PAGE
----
In any case, one of the thinkers we studied was Max Weber. Now he was more than a thinker. He was a thinker’s thinker. The guy had a very rich intellectual propensity to devise a theory about everything. He was the toughest one to grasp. And sure enough, in our finals, we were asked to explain Weber’s theory about dysfunctional family, globalization, media, cities, etc. etc.

So I wrote out my paper really neatly. Beauty must camouflage ignorance. A pretty looking answer sheet meant that I didn’t know the answers too well. Actually, what I had written was hardly Max Weber’s theory of anything. It was more like Mukta’s theory about Max Weber’s theory of anything. Particularly, my answer to Weber’s theory of cities. What can I say? It was original enough to be displayed on the Sistine Chapel. But I was pretty sure my professor wouldn’t see it that way. I only hoped that I wouldn’t be publicly humiliated when the answer sheets were handed out. So, the day we were supposed to get our papers, my stomach was in knots and my mouth was dry and my forehead felt hot. (Come to think of it, this typhoid has been like that – the endless, anxious wait for a Sociology paper.)

The professor handed out the sheets and I got mine without any fuss. Relieved, I slunk into a corner and went through each page. I had fared decently enough, but I couldn’t bring myself to turn to the part about Weber’s theory of the city. Finally I did.For something that I didn’t know too well, I had managed to write 5 pages on it. Actually, it was easy. I could always faff. My novel answer began with ‘Max Weber’s theory of cities is a clear deviation from the constructivist perspective of urbanization. It is an erudite blend of phenomenology and structuralism, etc. etc. blah blah bloo bloo.’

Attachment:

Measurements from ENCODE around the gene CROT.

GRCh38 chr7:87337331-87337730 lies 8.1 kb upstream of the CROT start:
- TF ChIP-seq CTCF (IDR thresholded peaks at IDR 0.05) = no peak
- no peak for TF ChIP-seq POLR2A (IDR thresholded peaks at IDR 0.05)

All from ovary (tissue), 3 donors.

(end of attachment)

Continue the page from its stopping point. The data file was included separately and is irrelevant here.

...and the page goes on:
It ended with my professor's remark: ‘Mukta, really?’

And of course, I had got a zero. Cruelly, the nada score was spelt out instead of being represented numerically. A ‘0’ instead of a ‘zero’ somehow makes the humiliation easier to bear.

But, funny it was.

**************

As a post-script, it is very tedious writing out what one finds funny and why. Mark Twain (my favorite funny man, I think) once compared explaining a joke to explaining how the heart of a frog works. You can explain both by dissecting it but the frog dies in the process.

Ha ha ha.









Monday, January 02, 2006

Counting blessings


Having a brother such as mine made me realize that optimists are not really popular people. I would always try to cheer him and he used to mistake it for a surreptitious endeavor to bump him off from his desolate pedestal. In fact, in a rather circumvent way, he once mentioned that all the people who were assassinated were people who wanted to make others happy – against their wish.

Well, there may be some truth in that. Right now, my new year has begun on a rather low note. I find myself single, jobless, without the book I was hooked on to, and with no luck of finding a Pulp Fiction DVD. It is rather tempting and cosy, in fact, to sulk and feel low and not be bothered by happy friends who dish out advice such as, ‘Plenty of fish in the sea. You should know that, Mukta, after all you’re from Mumbai’ (Reference to Mumbai because it is close to the sea – there are certain leaps of logic my pal is given to. She’s a lawyer, so one doesn’t ask her to explain things much.) The worst is, ‘Pulp Fiction? You haven’t seen it? You haven’t seen it? (repeat twice more in tones of labored disbelief.)You should’ve when you had the chance.’ Oh well.

So, as tempting as it is to crawl under a rock and hurl it at some unsuspecting busybody, I can’t. Because I’m an infernal optimist committed to blinking stupidly at the sun while getting awashed in cancerous rays. I’m damned to be happy.

To start with, although I hadn’t expected to begin 2006 single, it isn’t half-bad. In fact, singlehood is now familiar territory. One briefly goes on a vacation expecting balmy beaches and baked bananas on yachts. Then it rains and the natives stage an insurgence, so you must abandon the vacation and come away. For a while you are flummoxed. You took the trip because you saw the brochures and liked what it offered. There were emerald pools and people with olive skin tones sipping Pina Colada from tall glasses. There was nothing about restless natives or angry rain clouds.